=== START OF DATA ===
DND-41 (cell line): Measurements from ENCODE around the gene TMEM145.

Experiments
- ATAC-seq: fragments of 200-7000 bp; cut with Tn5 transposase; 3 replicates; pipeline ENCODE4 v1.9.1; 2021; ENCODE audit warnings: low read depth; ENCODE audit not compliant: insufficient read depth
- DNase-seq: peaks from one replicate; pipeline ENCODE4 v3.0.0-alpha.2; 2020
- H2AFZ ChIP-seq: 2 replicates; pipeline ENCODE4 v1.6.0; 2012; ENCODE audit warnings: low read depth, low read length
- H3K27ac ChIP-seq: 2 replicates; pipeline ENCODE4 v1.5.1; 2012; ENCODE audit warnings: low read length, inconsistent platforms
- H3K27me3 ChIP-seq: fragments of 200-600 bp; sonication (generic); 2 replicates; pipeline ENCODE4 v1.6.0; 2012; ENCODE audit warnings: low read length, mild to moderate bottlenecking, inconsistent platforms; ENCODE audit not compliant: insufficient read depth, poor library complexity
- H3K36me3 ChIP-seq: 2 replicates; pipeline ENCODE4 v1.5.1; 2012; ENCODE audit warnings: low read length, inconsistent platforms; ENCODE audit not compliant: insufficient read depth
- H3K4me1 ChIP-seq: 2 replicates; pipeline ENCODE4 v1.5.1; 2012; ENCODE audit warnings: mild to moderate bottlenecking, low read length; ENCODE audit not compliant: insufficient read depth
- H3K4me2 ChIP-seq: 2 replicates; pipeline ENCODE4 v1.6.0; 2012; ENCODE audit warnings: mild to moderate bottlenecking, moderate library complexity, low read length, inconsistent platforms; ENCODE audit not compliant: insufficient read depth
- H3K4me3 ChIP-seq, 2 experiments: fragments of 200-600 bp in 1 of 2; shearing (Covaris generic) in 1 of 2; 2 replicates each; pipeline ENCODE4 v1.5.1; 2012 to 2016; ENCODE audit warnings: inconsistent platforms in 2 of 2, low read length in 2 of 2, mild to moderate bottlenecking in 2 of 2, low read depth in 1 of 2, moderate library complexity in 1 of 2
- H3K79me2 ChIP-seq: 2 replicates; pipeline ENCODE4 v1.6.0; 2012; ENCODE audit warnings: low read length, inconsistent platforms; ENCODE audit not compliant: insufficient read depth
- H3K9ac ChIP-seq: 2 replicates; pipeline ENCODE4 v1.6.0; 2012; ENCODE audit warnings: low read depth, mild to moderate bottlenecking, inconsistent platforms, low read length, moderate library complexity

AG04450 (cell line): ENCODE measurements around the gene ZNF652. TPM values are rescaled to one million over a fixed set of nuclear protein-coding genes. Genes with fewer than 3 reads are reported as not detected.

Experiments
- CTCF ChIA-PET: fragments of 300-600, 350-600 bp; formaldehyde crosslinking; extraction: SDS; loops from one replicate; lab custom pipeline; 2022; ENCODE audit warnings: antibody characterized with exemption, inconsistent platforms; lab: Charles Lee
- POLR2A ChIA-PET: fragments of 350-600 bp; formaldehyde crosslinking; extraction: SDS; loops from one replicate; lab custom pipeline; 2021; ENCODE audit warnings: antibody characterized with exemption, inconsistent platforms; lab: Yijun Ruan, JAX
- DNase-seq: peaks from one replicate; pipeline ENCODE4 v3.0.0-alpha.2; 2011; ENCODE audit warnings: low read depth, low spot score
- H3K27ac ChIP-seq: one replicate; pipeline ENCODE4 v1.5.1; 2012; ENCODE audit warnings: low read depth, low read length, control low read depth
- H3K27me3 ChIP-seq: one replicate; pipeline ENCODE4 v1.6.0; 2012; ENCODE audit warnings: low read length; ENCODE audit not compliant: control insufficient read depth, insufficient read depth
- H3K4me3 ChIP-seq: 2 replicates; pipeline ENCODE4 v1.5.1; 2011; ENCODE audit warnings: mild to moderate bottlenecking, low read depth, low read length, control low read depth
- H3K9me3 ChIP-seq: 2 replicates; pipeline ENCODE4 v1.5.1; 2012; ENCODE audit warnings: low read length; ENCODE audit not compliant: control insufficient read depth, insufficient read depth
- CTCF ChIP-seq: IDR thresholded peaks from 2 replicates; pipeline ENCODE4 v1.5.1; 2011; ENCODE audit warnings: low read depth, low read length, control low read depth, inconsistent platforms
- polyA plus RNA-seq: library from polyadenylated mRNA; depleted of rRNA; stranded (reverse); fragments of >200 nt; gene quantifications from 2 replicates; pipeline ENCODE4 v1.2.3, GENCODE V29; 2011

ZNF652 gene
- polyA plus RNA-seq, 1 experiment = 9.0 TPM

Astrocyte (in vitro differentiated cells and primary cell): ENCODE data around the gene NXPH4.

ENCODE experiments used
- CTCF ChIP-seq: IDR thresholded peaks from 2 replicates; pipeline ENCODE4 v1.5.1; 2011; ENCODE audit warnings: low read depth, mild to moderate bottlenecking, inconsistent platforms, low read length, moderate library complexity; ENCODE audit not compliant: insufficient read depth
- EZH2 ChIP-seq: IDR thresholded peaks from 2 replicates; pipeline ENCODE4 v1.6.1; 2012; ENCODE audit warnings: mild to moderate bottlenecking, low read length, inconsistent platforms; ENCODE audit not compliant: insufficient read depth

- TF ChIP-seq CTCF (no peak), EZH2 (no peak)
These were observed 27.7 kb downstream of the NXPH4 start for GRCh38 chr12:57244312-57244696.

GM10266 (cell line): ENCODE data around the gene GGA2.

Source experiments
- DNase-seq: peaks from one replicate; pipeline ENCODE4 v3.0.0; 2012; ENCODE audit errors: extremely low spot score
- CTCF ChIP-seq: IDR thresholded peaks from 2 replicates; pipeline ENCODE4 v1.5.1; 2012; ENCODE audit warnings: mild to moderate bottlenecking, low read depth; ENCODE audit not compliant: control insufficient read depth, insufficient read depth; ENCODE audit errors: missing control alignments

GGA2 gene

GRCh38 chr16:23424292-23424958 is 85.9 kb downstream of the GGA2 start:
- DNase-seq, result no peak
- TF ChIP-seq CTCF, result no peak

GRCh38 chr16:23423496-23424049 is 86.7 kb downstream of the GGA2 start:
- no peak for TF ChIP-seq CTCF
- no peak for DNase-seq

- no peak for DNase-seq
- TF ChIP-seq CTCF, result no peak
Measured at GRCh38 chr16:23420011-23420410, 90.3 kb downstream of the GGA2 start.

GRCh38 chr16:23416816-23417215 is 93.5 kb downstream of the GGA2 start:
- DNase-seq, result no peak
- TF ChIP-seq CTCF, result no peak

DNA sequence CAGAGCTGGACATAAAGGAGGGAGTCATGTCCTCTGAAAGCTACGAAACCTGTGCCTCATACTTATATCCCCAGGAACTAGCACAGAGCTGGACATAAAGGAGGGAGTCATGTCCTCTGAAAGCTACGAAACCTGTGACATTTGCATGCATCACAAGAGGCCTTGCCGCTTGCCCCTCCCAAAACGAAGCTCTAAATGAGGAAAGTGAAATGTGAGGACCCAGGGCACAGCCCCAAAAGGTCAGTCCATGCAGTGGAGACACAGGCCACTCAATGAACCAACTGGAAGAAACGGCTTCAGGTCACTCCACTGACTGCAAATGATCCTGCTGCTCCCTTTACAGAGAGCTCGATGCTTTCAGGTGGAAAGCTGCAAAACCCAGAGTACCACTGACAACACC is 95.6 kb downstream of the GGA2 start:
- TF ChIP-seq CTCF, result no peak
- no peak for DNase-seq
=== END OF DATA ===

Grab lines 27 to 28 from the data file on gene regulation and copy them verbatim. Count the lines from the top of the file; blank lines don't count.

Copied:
Astrocyte (in vitro differentiated cells and primary cell): ENCODE data around the gene NXPH4.

ENCODE experiments used